Andrew Jackson Rocks Generic Theater
By Montague Gammon III
Hampton Roads audiences get a most unusual lesson in somewhat skewed American history – and perhaps the loudest and most harshly spoken such lesson anywhere – in Generic Theater’s production of the satirical and comic rock musical Bloody Bloody Andrew Jackson.
Opera News, the Metropolitan Opera Guild house magazine rarely given to commentary on rock and roll, called the doubly Tony nominated, Drama Desk and Outer Critics Circle Award winning New York production “A rollicking vaudeville show … an engagingly untidy affair.”
The subject of “Bloody Bloody” is, of course, Andrew Jackson, the military hero of The War of 1812 who became the 7th President of the United States. The play draws implicit parallels between Jackson’s political career and events in recent American politics.
The costumes, and the raucously coarse vocabulary, are straight out of 20th Century rock and punk.
The Generic Theater’s production will look like a classic rock concert played in an 18th Century saloon, according to stage director Brendan Hoyle. “Good and loud,” he calls it.
Hoyle terms Jackson America’s “first big celebrity,” adding that “General citizens did not love any of the previous presidents like they did Jackson.”
In Bloody Bloody Andrew Jackson, “Old Hickory” is presented as “a bad ass rock star,” he says.
Surrounded by explicitly inviting groupies, throwing a football at Martin Van Buren, wielding a couple of switchblades and the f-word with abandon, the stage version of Jackson belts out songs with titles such as “I’m So That Guy,” “Crisis Averted,” and “Rock Star,” accompanied by a center-stage, four-piece rock band.
As for those parallels between Jackson’s time and ours, compare to the disputed Bush-Gore contest in 2000 how Jackson lost the 1824 election.
Jackson had won a plurality of both the popular vote and of the votes in the electoral college. Since none of the four candidates had a majority of electoral votes, the election was decided by the House of Representatives.
House Speaker and candidate Henry Clay threw his support behind former rival John Quincy Adams. Newly chosen President Adams then appointed Clay his Secretary of State.
The popular perception that corrupt politicians stole the election from Jackson, the rightful winner, turned to a “feeling of hope,” says Hoyle, when Jackson did win the Presidency in 1828. Hoyle likens that “kind of hopefulness” to the widespread optimism that accompanied President Obama’s election and inauguration.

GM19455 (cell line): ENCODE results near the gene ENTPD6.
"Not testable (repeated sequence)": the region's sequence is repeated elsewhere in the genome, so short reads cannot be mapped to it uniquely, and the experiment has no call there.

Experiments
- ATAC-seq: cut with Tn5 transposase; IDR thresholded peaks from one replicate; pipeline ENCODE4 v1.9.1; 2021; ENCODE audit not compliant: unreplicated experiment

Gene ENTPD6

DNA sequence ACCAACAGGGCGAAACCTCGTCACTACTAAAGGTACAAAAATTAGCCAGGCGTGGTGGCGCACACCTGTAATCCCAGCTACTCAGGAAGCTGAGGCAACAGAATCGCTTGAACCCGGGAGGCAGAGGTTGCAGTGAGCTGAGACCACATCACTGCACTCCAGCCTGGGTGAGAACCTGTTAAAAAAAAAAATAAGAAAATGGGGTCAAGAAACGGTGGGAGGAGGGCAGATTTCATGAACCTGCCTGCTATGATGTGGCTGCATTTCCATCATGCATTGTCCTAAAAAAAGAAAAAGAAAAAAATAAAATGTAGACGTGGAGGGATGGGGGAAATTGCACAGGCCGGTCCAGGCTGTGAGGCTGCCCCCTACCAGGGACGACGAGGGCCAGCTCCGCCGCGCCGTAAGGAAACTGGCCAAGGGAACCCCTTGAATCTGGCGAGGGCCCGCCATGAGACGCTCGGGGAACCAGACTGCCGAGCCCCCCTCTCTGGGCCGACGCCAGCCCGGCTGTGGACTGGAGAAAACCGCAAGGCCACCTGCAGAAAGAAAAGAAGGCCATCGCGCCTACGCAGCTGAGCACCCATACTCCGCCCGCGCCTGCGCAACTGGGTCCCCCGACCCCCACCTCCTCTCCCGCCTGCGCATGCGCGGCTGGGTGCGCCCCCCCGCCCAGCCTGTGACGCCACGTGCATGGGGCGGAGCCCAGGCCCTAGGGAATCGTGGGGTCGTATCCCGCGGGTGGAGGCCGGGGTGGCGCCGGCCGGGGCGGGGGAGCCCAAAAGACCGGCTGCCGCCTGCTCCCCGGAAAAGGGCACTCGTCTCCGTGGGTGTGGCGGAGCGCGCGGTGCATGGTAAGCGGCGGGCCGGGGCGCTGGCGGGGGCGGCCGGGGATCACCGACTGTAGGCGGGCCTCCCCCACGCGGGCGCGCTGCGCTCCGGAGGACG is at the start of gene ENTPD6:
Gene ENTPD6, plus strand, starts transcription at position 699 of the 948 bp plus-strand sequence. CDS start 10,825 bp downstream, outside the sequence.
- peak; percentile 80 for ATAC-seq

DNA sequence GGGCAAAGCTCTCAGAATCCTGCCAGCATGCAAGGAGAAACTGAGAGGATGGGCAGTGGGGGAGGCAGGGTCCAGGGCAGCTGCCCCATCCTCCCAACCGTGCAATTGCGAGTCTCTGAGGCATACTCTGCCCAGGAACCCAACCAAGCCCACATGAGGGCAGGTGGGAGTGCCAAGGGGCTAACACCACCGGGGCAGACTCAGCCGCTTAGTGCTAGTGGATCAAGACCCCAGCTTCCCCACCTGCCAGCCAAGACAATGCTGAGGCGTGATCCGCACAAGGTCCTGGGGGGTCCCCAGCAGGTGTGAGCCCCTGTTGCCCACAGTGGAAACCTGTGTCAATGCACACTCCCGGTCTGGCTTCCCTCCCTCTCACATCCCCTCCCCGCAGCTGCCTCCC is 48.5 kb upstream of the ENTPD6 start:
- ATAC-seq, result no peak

Jackson’s support for the working class against what he saw as an entrenched aristocracy won him acclaim, and in fact he did face down Southerners who claimed that states had the right to nullify Federal laws and even to secede from the Union (This some 30 years before the Civil War.)
For all his popularity, Jackson was anything but benign or unfailingly admirable. The play sees him as very much the anti-hero – an “a**hole” with lots of “charisma,” says Hoyle – whose ego, ambition and anti-Indian prejudice fueled a particularly terrible and racist policy during the administration of Jackson and that of Van Buren, his successor in the White House.
“Indian Removal,” as the ghastly expulsion of Eastern Native American tribes to lands in the American West was called, caused the death of thousands of Native Americans along “The Trail of Tears.” Contemporary perception often considers Indian Removal as the American equivalent of ethnic cleansing.
Hoyle quotes, as emblematic of one facet of American history, one of Jackson’s lines from the play. To Native American leader Black Fox, who had joined Jackson’s duplicity against other Indians. Jackson says “we” knew that the land belonged to the Native Americans, but “we took it anyways and told ourselves we deserved it.”
Ironically, General Jackson adopted an Indian boy who was orphaned during the 1813 battle of Talladega (Alabama) between Red Stick Creek Indians on one side, and the Tennessee Militia under Jackson’s command and their Creek Indian allies on the other.
That boy, named Lyncoya, is a minor character in Bloody Bloody Andrew Jackson. The script suggests that because Jackson was orphaned at an early age, he felt particular sympathy for a toddler found in his dead (Native American) mother’s arms on the battlefield.
The Indian fighter’s affection for that child and his devotion to his beloved wife Rachel are positive elements of his character in the play.
However, sentiment is very much in the background for most of Bloody Bloody Andrew Jackson.
“Loud, fast and out of control,” is Hoyle’s description of the play, which he says “feels like a fast paced, high energy rock show.” Ninety minutes long, with no intermission, it “comes out of the gate and never stops.”
“Once it starts it doesn’t let go,” he says.
Opera News Editor in Chief F. Paul Driscoll might have the last word on the play: “Whatever your politics, you’ll never look at a twenty-dollar bill in quite the same way after a trip to Bloody Bloody Andrew Jackson.”
Bloody Bloody Andrew Jackson
Music and lyrics by Michael Friedman, book by Alex Timbers
Generic Theater downunder Chrysler Hall
215 St Pauls. Blvd., Norfolk
Aug 23- Sept. 15